Recently, while making plans for a trip to L.A., flashes of stereotypical La-La Land images raced through my head. Hollywood starlets fighting off paparazzi, thespian wannabes sleeping their way to the top, bitching, backstabbing, ballbreaking, diets that cut out just about every food group, and plastic surgery aplenty.
The work of one particular photographer also flashed into my head – that of Cindy Sherman.
Renowned for her mastery of capturing subjects on camera who typify the superficial and the super-narcissistic, Sherman’s works expand on the cult of celebrity, juxtaposing ambition with emotional fragility: a batch of rich bitches from the west coast; plenty more plucked from Madison Avenue, New York.
Experimenting with prosthetics, costume, makeup and digital photography to embellish and manipulate images, Sherman’s work acts as both a driver of our modern fascination with ‘the perfect image’ and a result of this vanity. That said, the evident flaws of her subjects end up being the focus point of the portraits: a sprayed-on face-tan gone wrong, lips that have been injected with too much collagen, and so on.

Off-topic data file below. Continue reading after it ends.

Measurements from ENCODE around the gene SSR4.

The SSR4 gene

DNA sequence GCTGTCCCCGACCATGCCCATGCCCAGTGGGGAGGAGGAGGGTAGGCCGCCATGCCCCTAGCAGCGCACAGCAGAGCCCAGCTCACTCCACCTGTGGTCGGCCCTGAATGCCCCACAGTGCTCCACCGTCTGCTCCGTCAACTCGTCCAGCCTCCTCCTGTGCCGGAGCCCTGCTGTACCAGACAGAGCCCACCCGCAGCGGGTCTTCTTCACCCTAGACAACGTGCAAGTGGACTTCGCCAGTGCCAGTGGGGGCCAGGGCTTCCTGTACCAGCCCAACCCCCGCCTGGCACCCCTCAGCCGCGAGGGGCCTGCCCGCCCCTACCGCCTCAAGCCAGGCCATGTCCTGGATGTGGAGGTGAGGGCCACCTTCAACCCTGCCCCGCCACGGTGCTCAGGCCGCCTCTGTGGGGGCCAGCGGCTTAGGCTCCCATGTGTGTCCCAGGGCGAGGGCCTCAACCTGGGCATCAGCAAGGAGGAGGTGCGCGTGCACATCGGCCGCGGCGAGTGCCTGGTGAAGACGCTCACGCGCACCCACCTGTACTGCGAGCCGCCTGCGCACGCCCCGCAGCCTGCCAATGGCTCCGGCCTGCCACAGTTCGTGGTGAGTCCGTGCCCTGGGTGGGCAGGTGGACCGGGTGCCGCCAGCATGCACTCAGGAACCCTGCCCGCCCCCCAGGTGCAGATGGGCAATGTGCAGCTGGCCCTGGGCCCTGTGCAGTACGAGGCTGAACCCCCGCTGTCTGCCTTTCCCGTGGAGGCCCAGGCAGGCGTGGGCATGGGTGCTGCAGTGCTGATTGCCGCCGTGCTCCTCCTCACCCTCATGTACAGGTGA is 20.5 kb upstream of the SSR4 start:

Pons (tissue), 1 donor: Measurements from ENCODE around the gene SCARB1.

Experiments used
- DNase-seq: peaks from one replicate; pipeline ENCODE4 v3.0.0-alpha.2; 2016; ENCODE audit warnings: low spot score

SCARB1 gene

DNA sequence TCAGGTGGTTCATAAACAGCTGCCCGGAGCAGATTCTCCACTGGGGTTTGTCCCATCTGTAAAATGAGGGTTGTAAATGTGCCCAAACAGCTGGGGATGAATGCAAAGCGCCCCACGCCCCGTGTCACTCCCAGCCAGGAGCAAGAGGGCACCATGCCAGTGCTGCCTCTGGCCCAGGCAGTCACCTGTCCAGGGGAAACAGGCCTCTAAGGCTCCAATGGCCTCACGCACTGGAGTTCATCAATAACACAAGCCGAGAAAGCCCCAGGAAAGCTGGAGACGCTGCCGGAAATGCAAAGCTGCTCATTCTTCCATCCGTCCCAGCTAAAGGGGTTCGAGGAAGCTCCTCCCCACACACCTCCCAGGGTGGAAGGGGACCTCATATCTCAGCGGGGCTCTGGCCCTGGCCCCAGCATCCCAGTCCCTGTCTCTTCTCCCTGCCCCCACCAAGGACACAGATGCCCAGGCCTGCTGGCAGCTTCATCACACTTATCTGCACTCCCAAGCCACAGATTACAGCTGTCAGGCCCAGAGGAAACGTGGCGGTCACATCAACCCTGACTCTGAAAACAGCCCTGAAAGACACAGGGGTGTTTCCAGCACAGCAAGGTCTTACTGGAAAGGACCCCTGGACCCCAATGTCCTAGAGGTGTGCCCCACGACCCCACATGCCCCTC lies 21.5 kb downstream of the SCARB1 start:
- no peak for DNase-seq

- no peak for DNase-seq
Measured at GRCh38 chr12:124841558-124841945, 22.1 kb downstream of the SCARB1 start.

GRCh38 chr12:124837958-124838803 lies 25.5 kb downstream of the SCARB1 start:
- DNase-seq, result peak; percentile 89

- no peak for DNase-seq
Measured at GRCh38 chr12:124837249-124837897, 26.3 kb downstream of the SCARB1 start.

An exhibition of Sherman’s works is currently on display at the Gallery of Modern Art (GOMA) in South Brisbane, focusing on large-scale photographs that were created since 2000 through to 2016. Some of the images are so large, in fact, that seeing every nook and cranny of Sherman’s aching-for-a-closeup personalities can often be confronting rather than appealing. Then again, seeing the flaws up close lends the portraits a certain charm.
More than 50 large-scale works have been amassed, drawing from public and private collections, and including a five-metre-tall mural that depicts a cast of eclectic, larger-than-life urban characters.
The subjects themselves ought to be happy. They did want to make it ‘big’, after all… Antonino Tati
‘Cindy Sherman’ is on at the Gallery of Modern Art, Stanley Place, South Brisbane until October 3, 2016.